The bible studies are not about changing my son’s behavior. My wife sits down on the internet with a group of gals who I think most folks would call “fringers”. Don’t believe in masks or the vaccine. Homeopathic treatments to ailments (essential oils), not big on real medicine (my wife refuses to even take tylenol, her dad was an organic farmer for a period of time). I believe this group of gals have influenced my wife to get into this mode. This is funny to me because one of the ladies who leads this group is the one above my wife in the pyramid scheme of dealing in oils…

The vaccine thing is the same “well, pretty soon work will require us to have it I’m sure, I’m not getting it so perfect time to quit” logic. I am not in that boat, although I was untrusting of the vaccine for a long time. I may have gotten it specifically to point to my wife that I’m not a fringer and I do believe in science.

I should not have used the “r” word, I am quite salty. I should have used the word “ridiculous” instead. Meaning that her crying and saying that I should unequivocally accept the fact that this is going to be our lifestyle going forward with no say or protest or we should get a divorce is RIDICULOUS. It did not help that last weekend was her time of the month. And if anyone is going to condemn me because I used the “R” word, my wife has used it to refer to me before, and I don’t care.

I took a beating because I woke up one Saturday and was given an upsetting ultimatum with no apology for having my feelings hurt.

As to my son, he will arbitrarily throw a tantrum where he repeats “I don’t want to” over something very petty, that lasts for over an hour - he’s a hardass.

Really appreciate the replies though from all of you. To note, obviously I want to be right AND preserve the marriage, duh. But since I don’t think I’ll get both here, at least the way things are right now, I don’t know.

I am going to stick my head in here just to point out that there are plenty of organic farmers who use modern medicine. (Including covid vaccines.)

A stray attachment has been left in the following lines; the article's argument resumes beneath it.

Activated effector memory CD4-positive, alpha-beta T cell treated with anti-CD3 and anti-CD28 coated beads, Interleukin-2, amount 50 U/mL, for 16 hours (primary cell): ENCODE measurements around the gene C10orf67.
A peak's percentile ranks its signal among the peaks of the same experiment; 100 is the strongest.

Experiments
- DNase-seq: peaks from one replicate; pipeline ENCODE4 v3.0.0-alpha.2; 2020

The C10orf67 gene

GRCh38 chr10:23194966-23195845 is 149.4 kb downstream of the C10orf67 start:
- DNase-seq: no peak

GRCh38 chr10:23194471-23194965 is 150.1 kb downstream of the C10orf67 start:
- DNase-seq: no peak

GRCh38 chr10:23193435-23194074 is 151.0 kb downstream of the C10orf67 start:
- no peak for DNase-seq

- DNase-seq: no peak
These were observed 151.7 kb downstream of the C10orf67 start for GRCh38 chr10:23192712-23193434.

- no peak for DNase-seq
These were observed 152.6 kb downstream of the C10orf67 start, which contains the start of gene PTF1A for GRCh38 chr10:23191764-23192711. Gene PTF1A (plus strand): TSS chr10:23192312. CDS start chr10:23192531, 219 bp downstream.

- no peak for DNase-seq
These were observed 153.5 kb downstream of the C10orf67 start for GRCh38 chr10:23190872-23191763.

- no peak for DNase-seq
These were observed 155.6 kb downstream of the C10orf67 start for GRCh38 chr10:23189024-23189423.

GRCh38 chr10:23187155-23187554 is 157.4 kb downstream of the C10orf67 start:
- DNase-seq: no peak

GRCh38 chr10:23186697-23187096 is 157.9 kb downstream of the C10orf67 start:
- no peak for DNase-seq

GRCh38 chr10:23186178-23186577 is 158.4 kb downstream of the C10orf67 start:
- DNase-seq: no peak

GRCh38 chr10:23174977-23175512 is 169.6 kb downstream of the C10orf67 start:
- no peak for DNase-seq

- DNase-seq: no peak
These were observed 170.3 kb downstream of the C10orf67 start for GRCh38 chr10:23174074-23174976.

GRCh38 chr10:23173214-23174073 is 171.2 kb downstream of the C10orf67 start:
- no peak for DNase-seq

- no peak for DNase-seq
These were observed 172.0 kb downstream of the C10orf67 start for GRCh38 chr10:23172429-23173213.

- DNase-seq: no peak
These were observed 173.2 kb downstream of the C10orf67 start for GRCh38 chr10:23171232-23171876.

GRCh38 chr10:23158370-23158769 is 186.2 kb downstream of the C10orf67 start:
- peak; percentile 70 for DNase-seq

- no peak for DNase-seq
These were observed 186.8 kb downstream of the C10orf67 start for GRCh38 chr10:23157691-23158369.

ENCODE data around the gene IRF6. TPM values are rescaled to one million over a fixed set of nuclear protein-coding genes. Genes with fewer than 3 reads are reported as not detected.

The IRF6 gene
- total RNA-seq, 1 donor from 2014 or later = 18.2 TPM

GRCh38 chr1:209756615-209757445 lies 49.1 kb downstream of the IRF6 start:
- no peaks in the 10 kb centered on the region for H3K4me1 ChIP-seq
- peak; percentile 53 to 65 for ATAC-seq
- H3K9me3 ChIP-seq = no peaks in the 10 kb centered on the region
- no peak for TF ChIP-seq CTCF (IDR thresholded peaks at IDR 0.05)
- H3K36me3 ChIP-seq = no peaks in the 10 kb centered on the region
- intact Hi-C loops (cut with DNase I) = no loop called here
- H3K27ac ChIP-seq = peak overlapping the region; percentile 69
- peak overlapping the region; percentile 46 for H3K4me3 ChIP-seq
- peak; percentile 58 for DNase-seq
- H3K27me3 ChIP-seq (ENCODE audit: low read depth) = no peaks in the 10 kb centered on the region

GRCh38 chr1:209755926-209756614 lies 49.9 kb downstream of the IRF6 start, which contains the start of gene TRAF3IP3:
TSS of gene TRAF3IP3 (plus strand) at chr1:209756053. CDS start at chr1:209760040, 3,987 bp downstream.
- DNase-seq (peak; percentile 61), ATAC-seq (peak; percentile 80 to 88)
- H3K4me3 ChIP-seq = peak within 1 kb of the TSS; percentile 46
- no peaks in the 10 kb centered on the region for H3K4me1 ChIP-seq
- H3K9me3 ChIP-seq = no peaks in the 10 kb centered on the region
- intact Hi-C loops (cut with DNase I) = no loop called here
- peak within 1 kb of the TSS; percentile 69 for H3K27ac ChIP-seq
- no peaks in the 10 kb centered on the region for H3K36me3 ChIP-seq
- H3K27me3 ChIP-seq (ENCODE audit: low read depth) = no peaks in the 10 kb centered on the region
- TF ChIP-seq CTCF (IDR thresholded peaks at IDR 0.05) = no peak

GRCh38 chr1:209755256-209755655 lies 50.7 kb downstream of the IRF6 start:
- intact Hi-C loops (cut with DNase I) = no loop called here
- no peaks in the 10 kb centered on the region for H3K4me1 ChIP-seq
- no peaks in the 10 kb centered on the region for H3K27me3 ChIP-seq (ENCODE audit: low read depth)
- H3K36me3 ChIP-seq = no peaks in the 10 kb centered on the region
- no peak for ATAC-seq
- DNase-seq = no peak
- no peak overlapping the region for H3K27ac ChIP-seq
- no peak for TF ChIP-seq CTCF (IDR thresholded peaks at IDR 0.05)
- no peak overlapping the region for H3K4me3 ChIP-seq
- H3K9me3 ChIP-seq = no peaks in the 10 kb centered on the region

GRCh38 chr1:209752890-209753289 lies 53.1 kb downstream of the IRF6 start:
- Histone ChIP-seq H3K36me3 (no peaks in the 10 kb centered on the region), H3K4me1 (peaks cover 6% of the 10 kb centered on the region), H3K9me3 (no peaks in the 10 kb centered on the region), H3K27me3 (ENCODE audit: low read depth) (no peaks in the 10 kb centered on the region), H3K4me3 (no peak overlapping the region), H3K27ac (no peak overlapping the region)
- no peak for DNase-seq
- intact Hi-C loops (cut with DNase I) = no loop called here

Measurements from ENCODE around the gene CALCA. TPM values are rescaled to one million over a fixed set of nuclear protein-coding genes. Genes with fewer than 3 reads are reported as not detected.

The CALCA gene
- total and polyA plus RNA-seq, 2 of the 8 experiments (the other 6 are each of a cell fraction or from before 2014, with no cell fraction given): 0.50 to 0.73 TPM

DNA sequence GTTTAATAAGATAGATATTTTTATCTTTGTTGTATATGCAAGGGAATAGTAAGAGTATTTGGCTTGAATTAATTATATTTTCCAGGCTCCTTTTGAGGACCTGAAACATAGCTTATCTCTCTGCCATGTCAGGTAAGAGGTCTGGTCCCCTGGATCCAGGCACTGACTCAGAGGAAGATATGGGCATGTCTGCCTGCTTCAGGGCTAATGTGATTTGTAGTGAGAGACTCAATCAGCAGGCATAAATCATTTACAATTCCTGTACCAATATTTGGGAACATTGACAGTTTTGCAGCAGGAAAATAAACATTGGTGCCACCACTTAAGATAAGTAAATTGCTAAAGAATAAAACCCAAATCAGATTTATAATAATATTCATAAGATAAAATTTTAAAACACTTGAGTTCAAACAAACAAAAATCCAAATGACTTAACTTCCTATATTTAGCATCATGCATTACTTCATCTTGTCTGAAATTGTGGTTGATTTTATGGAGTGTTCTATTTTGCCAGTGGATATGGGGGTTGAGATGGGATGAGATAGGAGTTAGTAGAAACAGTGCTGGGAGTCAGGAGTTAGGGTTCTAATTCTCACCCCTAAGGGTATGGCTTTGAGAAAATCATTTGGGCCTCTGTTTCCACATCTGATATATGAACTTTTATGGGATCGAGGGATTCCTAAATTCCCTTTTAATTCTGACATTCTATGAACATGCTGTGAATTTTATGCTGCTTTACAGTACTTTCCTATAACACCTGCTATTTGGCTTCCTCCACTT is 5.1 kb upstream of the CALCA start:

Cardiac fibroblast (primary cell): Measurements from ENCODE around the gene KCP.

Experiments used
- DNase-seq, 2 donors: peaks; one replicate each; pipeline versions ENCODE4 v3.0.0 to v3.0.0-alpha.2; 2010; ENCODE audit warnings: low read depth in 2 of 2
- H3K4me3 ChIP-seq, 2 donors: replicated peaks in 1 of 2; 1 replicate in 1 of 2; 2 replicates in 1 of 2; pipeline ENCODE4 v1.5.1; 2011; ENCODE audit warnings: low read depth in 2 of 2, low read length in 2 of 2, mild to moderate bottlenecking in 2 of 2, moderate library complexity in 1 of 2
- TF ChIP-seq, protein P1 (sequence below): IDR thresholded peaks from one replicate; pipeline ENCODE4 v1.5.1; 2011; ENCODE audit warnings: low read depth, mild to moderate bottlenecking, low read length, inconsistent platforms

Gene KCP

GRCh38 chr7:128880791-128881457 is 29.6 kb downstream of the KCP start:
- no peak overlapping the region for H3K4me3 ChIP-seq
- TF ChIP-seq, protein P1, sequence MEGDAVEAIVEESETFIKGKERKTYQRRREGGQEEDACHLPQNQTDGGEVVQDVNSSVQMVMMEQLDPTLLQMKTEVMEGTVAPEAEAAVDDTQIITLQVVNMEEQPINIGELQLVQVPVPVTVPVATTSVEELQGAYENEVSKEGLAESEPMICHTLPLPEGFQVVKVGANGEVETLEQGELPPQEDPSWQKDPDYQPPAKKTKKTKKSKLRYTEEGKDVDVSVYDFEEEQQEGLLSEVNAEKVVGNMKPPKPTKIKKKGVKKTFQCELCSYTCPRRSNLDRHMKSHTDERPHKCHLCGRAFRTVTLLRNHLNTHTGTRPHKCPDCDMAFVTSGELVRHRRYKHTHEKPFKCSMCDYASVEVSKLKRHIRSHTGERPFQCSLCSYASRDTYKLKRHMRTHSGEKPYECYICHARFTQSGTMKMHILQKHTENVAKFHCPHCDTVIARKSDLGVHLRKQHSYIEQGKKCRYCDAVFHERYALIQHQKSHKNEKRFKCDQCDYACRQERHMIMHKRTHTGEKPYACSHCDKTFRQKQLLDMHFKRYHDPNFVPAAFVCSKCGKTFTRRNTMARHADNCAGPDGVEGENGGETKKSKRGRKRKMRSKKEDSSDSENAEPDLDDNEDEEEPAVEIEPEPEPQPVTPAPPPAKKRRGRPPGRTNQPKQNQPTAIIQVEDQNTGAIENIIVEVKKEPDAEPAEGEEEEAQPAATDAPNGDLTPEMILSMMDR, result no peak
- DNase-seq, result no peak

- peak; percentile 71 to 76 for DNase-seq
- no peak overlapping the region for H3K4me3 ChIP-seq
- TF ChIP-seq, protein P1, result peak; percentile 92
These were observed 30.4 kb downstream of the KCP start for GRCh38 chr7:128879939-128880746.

Beyond that I’ll say that it looks to me like counseling would be a really good idea. How to find a good faith-based counselor, rather than one who will make matters worse, I have no idea.

I only say faith-based because it would be very important her her, not so much for me. According to her, this is God’s plan for her. When I asked her if it was God’s plan to ignore her husband’s needs and worries, she came unglued.

I don’t think any woman (especially one who has had only one job that lasted eleven years) should put the future of herself and her children all in the hands of one other person. What if you die in a car accident a few years from now? She’ll have a gap in her employment, and negligible (I’m assuming) skills to be able to support herself. For her own sake, I would advise against it.

I wonder if this push to be a stay-at-home Mom is coming from this crowd; in my limited experience, there’s a good chance that she’s getting some pressure from them to stay at home. There’s a lot of toxic and/or nonsense information and pressure on all the “mom” boards and online communities about just about anything mother/parent related.

This is my thought, too: she is under the influence of a very unhealthy peer group. This group is going to push her to shape her life, and yours, and your children’s, in ways that may not be what you want.

Any solution that pits your wants / needs against those of the peer group is going to be really fractious at best. The more time you spend at work, the less time you can spend providing an indirect counterweight to the pull of that group.